I was trying to figure out how to define delay differential equations using DifferentialEquations.jl, but even after reading through the documentation, I am somewhat confused on how to define the history function. I am sure this is simpler than what it looks like, but I am confused mostly because the examples in the documentation only use historyfunction = 1 for all time < initial time. I am confused at the conceptual level, so I’m not yet providing a MWE here; I might do so if I understand it better and want to rephrase this question.

Assume we have some array with datapoints like `pastdata = rand(10)`

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In this case, we can assume the datapoints are equidistant and sampled at times t=(0,1,2,…,9).

Let’s also assume a delay of `tau=3`

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At this stage, we would write our equation, in my case it’s an SDE with delay, but I believe this doesn’t matter for my question. So we are told we need to define a history function `h`

that gets passed into the problem definition, with a signature similar to `h(p,t)`

(for the out-of-place version).

I assume that internally the solver will only access this history function as long as the time t at which we are solving the equation allows for t-tau to be defined in the history function; this would mean that, if we solve the equation starting at t=10, the history function should stop being used when we reach t=13, because then the needed u(t=13-tau=10) would already have been simulated by the solver.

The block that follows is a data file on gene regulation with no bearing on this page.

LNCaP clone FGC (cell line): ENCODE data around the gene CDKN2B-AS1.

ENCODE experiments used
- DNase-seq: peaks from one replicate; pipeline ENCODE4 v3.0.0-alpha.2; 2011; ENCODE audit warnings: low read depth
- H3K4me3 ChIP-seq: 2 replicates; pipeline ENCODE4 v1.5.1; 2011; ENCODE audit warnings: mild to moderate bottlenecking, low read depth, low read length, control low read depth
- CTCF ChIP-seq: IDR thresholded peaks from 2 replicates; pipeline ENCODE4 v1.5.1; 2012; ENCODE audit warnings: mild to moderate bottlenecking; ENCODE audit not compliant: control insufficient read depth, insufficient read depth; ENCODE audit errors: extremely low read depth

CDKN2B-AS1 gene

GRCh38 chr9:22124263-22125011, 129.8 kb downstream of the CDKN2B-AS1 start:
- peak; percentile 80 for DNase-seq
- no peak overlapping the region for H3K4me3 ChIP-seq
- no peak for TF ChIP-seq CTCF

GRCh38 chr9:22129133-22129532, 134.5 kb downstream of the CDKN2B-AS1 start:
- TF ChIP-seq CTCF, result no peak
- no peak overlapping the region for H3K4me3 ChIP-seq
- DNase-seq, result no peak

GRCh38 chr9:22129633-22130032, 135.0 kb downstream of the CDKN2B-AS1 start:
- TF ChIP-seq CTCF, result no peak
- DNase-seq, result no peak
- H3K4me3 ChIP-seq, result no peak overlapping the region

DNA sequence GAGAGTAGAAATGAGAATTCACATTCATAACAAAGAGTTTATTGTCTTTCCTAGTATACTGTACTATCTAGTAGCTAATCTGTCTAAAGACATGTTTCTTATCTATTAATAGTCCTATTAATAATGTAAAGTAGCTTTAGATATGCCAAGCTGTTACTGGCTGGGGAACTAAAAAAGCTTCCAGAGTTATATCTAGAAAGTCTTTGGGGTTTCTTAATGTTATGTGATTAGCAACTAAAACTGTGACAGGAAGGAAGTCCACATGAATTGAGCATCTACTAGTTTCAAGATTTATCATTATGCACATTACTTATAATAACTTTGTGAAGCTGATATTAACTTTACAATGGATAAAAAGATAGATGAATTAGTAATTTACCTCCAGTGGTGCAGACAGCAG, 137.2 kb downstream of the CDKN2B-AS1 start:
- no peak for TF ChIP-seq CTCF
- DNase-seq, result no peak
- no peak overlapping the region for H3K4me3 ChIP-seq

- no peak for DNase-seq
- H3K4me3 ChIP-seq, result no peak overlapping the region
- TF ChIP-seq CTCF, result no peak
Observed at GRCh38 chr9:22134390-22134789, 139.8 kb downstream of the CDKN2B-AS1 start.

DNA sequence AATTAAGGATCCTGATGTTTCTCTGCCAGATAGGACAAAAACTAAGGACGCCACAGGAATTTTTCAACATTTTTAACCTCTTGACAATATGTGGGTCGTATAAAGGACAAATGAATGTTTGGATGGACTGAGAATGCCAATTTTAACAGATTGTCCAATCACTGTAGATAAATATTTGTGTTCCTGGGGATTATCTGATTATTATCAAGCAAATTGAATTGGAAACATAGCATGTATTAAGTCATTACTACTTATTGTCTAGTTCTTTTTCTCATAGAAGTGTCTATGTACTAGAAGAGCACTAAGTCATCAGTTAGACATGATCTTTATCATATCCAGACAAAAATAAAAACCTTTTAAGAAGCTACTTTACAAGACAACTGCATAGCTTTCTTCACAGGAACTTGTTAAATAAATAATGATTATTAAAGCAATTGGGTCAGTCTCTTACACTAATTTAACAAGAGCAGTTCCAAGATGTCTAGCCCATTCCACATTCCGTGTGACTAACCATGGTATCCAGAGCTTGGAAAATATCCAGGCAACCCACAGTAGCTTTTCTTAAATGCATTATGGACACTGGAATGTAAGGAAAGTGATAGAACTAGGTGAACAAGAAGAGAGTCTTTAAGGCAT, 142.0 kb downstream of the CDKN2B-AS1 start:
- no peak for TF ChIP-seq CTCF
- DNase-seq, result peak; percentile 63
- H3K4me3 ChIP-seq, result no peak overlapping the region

If so, how can we define our history function to make it so the solver reads the corresponding value from our pastdata array? We are told the interpolation happens internally, so defining the history function as an interpolation of our array seems to conflict with this. How can we ensure the solver knows that the value for t=1 here would be pastdata[2], for example? In the extreme case, I would imagine that if I defined `tspan=(0,20)`

, the solver would just give me back interpolated values of pastdata for all the t in [0,9], and simulate the leftover t’s until we reach t=20.

Sorry for the confusing write-up, but it’s confusing because I myself am confused.